Attorney; Gross Immoral Conduct. Respondent Pedreña, a Public Attorney, was charged for sexual harassment. The Supreme Court held that the records show that the respondent rubbed the complainant’s right leg with his hand; tried to insert his finger into her firmly closed hand; grabbed her hand and forcibly placed it on his crotch area; and pressed his finger against her private part. Given the circumstances in which he committed them, his acts were not merely offensive and undesirable but repulsive, disgraceful and grossly immoral. They constituted misconduct on the part of any lawyer. In this regard, immoral conduct is gross when it is so corrupt as to constitute a criminal act, or so unprincipled as to be reprehensible to a high degree, or when committed under such scandalous or revolting circumstances as to shock the community’s sense of decency. Atty. Pedreña’s misconduct was aggravated by the fact that he was then a Public Attorney mandated to provide free legal service to indigent litigants, and by the fact that complainant was then such a client. He also disregarded his oath as a public officer to serve others and to be accountable at all times, because he thereby took advantage of her vulnerability as a client then in desperate need of his legal assistance. Thus, respondent was meted out the penalty of suspension from the practice of law for two (2) years. Jocelyn De Leon v. Atty. Tyrone Pedrena, A.C. No. 9401, October 22, 2013.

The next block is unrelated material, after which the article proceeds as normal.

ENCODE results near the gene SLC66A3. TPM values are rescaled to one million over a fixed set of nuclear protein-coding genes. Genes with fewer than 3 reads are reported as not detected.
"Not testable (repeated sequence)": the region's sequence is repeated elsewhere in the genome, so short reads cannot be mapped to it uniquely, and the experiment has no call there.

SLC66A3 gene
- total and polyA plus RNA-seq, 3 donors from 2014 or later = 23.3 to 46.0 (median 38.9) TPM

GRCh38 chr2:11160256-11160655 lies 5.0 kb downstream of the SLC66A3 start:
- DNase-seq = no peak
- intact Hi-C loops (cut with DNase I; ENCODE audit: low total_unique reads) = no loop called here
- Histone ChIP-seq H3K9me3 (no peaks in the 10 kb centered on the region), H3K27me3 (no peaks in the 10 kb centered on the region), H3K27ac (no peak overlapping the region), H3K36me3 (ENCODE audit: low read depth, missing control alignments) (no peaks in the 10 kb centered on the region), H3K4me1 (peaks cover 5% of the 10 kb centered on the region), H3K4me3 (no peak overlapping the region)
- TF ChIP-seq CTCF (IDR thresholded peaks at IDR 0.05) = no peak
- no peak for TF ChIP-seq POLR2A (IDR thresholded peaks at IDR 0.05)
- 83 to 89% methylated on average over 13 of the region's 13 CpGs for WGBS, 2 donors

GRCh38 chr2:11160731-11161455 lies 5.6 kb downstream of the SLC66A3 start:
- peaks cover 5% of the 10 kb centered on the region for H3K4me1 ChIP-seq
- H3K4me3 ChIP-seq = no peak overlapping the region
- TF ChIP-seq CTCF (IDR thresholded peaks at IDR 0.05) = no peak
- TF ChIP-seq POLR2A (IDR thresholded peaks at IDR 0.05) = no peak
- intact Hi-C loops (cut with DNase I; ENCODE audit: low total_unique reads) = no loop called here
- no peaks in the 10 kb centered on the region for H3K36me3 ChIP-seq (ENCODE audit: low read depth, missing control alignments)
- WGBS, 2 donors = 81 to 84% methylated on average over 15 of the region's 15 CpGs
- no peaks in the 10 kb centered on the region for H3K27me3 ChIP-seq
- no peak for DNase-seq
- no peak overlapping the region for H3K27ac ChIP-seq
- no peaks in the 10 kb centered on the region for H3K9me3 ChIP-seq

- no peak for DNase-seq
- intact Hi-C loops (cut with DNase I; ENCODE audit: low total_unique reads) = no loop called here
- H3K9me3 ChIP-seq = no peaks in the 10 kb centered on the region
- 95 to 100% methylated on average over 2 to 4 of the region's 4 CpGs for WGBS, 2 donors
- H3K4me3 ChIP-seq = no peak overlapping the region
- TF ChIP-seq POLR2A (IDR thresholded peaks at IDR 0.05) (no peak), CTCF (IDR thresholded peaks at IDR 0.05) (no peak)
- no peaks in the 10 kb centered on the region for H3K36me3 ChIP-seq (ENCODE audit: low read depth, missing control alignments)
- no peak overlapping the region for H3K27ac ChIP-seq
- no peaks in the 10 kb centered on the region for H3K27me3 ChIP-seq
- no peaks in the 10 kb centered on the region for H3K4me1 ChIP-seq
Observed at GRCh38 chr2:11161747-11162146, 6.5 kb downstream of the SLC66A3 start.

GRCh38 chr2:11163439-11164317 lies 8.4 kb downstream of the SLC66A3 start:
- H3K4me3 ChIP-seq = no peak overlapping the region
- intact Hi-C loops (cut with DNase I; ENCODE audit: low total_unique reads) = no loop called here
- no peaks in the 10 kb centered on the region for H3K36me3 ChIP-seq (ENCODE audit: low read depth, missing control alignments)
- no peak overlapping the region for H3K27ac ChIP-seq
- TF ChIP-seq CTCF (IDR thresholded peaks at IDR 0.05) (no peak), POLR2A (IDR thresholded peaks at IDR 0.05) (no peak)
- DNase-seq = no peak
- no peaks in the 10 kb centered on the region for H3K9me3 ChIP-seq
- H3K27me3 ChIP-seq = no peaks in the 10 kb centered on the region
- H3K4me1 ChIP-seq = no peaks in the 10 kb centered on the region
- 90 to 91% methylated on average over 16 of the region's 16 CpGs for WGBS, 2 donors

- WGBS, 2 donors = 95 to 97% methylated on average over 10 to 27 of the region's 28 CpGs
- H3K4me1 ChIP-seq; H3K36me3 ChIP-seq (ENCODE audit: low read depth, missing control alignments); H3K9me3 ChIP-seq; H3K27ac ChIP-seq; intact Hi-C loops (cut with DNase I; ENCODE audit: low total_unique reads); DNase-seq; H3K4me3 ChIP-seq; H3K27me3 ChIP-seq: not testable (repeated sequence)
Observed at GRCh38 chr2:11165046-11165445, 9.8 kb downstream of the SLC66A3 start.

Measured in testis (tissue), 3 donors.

Here are select September 2013 rulings of the Supreme Court of the Philippines on legal and judicial ethics:
Attorney; Attorney’s Fees. The case initially concerned the execution of a final decision with the Court of Appeals in a labor litigation. Petitioner Malvar, however, entered into a compromise agreement with the respondents pending appeal without informing her counsel. Malvar’s counsel filed a Motion to Intervene to Protect Attorney’s Rights.
The Supreme Court, on considerations of equity and fairness, disapproved of the tendencies of clients compromising their cases behind the backs of their attorneys for the purpose of unreasonably reducing or completely setting to naught the stipulated contingent fees. Thus, the Court granted the Motion for Intervention to Protect Attorney’s Rights as a measure of protecting the Intervenor’s right to his stipulated professional fees. The Court did so in the interest of protecting the rights of the practicing Bar rendering professional services on contingent fee basis.